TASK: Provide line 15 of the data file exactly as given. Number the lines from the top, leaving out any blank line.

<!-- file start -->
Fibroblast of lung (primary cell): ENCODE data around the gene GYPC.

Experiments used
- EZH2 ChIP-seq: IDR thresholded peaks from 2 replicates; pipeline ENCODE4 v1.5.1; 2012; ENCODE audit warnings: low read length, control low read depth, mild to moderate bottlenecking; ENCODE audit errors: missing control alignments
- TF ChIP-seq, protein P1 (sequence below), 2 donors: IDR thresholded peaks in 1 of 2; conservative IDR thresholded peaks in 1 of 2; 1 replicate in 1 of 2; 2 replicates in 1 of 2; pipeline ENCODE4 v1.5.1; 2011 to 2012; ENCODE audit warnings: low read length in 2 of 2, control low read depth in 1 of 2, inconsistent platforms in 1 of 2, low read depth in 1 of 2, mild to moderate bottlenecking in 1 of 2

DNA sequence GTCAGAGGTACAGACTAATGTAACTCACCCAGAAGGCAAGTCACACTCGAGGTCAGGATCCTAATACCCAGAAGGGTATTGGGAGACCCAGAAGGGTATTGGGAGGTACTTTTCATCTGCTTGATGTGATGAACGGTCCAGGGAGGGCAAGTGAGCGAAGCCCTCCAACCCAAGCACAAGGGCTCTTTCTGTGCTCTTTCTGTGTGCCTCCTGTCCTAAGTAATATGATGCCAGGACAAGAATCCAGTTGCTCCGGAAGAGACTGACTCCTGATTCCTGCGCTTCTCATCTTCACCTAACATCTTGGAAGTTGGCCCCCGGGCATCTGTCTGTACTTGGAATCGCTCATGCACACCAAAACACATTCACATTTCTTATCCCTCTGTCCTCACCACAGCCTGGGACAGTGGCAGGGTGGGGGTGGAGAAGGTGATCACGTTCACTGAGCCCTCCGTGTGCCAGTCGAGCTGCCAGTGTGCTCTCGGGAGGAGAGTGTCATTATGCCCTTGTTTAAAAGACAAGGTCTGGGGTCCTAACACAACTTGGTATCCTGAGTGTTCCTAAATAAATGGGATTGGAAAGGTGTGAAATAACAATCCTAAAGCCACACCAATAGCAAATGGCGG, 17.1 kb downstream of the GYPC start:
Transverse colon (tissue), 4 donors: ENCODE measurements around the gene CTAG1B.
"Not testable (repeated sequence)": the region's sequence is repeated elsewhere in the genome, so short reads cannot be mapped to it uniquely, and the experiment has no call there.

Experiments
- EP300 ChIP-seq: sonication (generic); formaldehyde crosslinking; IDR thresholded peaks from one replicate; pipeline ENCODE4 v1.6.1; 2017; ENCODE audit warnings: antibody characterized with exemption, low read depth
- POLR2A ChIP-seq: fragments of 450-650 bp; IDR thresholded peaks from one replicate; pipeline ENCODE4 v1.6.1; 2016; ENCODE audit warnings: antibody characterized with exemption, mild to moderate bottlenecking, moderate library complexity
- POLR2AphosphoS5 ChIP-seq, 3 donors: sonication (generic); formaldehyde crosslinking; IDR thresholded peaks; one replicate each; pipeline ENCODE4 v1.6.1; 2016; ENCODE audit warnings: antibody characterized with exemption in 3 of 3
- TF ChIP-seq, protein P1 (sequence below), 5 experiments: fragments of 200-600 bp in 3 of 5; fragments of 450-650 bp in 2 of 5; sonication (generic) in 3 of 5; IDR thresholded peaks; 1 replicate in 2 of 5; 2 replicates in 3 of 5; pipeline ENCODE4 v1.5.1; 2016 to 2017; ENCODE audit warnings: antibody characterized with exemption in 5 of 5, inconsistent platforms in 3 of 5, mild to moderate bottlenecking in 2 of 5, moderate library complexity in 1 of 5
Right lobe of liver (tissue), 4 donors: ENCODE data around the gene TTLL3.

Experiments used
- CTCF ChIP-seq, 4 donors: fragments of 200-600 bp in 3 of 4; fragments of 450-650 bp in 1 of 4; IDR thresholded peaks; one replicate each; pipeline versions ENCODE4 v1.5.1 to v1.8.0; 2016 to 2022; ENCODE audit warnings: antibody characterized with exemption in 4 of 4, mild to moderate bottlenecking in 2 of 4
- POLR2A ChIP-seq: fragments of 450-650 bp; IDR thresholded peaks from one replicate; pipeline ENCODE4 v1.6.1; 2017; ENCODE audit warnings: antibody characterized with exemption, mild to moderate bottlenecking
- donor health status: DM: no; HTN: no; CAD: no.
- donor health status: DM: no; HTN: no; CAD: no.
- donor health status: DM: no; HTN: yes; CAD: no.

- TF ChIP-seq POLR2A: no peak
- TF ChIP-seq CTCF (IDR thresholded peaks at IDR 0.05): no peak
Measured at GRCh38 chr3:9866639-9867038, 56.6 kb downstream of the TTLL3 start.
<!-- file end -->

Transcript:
- CTCF ChIP-seq, 4 donors: fragments of 200-600 bp in 3 of 4; fragments of 450-650 bp in 1 of 4; IDR thresholded peaks; one replicate each; pipeline versions ENCODE4 v1.5.1 to v1.8.0; 2016 to 2022; ENCODE audit warnings: antibody characterized with exemption in 4 of 4, mild to moderate bottlenecking in 2 of 4